Metaphors of Identity and Professional Practice: Learning From the Scholar–Practitioner

by

Kathy E. Kram and and Jeffrey Yip, both of the Boston University School of Management, and Ilene C. Wasserman of ICW Consulting Group published “Metaphors of Identity and Professional Practice: Learning From the Scholar–Practitioner” on March 22, 2012 in The Journal of Applied Behavioral Science. To view other OnlineFirst articles, please click here.

The abstract:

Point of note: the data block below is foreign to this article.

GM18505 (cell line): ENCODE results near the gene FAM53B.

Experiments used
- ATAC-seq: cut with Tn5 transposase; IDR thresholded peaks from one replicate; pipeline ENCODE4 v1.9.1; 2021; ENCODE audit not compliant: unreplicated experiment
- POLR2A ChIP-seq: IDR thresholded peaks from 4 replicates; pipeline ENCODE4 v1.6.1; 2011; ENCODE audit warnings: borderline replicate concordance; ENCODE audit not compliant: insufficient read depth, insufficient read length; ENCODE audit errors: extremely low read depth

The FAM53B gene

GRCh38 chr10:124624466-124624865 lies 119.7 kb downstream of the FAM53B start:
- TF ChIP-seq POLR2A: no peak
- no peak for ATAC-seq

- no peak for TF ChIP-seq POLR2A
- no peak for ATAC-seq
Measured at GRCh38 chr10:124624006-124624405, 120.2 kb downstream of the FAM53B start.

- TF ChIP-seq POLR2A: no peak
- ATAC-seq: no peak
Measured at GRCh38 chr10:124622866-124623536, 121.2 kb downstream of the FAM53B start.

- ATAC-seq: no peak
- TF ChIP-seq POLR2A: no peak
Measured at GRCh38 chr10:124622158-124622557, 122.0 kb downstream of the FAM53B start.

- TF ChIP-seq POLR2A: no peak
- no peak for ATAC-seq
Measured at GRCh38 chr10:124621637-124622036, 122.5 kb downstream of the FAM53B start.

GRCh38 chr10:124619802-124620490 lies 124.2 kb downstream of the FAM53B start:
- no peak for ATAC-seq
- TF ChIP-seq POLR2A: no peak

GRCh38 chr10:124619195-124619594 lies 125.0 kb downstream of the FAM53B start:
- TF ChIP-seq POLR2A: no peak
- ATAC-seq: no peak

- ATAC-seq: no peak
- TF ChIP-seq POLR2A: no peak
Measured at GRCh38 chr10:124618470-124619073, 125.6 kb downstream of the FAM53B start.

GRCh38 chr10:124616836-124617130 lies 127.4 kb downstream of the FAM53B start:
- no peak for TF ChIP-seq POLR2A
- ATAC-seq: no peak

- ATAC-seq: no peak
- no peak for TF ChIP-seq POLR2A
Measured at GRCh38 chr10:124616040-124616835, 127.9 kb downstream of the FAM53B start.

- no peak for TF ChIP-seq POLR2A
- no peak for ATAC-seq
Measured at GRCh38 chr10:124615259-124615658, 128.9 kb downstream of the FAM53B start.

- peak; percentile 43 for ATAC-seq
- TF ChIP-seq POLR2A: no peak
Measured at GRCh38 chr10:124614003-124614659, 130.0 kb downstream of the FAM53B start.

Historically, professional identity was viewed as a singular construct, and the boundary-spanning dynamics of subidentities remained unexamined. More recently, identity scholars have paved the way to consider the multiple personal and social identities that comprise an individual’s professional identity. These dynamics are exemplified by the unique challenges that scholar–practitioners regularly encounter. To deepen understanding of variations in how scholar–practitioners enact their professional identity, we interviewed young scholar–practitioners who completed their doctorates in the past 7 years, as well as seasoned scholar–practitioners with at least 20 years of experience. We elicited metaphors from the interviewees to explore the complexities of their professional identity and subidentities and the challenges that scholar–practitioners face at different stages of career development. We offer implications for the future socialization of scholar–practitioners and others in boundary-spanning roles.

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